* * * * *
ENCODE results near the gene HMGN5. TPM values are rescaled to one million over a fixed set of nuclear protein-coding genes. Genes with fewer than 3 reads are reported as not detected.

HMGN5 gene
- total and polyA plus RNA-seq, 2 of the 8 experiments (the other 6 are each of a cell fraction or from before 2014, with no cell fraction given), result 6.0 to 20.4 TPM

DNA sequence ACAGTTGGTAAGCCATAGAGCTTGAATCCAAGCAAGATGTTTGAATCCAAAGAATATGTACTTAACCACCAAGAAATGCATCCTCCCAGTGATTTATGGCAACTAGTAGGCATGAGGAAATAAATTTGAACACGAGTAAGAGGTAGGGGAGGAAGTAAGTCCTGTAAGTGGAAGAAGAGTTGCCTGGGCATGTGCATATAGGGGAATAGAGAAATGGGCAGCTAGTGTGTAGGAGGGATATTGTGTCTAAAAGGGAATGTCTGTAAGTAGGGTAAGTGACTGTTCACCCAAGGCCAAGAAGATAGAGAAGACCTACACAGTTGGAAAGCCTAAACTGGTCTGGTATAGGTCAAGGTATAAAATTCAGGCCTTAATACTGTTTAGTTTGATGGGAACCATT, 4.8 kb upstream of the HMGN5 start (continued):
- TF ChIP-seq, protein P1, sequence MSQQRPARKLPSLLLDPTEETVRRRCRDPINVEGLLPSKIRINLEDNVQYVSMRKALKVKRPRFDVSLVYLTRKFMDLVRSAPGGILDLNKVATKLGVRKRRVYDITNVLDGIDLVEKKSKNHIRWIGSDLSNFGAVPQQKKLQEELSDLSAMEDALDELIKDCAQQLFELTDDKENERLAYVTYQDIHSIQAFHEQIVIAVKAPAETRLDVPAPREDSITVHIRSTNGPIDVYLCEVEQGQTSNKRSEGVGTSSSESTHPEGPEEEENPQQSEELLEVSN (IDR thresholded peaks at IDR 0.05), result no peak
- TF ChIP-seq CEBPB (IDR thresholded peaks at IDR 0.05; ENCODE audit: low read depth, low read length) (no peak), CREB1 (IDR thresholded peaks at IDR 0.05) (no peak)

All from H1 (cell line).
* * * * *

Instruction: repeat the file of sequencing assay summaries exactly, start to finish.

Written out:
ENCODE results near the gene HMGN5. TPM values are rescaled to one million over a fixed set of nuclear protein-coding genes. Genes with fewer than 3 reads are reported as not detected.

HMGN5 gene
- total and polyA plus RNA-seq, 2 of the 8 experiments (the other 6 are each of a cell fraction or from before 2014, with no cell fraction given), result 6.0 to 20.4 TPM

DNA sequence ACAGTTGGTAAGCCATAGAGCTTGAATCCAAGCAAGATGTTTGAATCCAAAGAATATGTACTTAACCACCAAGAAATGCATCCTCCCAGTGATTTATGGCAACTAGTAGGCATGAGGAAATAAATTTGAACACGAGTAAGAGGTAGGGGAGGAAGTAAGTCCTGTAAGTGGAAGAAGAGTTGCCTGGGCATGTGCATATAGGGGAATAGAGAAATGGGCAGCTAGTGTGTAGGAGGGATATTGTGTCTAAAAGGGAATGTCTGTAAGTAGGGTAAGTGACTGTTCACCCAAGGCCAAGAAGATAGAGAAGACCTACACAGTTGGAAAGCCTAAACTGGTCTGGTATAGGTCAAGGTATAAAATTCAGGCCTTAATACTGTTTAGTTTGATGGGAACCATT, 4.8 kb upstream of the HMGN5 start (continued):
- TF ChIP-seq, protein P1, sequence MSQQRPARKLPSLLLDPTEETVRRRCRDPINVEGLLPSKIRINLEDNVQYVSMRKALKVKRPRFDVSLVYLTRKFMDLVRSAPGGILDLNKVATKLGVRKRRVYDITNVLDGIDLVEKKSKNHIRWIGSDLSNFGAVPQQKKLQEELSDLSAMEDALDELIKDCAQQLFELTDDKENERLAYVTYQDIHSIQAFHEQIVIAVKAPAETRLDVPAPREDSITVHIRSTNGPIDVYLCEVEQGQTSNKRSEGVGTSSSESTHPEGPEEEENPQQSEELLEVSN (IDR thresholded peaks at IDR 0.05), result no peak
- TF ChIP-seq CEBPB (IDR thresholded peaks at IDR 0.05; ENCODE audit: low read depth, low read length) (no peak), CREB1 (IDR thresholded peaks at IDR 0.05) (no peak)

All from H1 (cell line).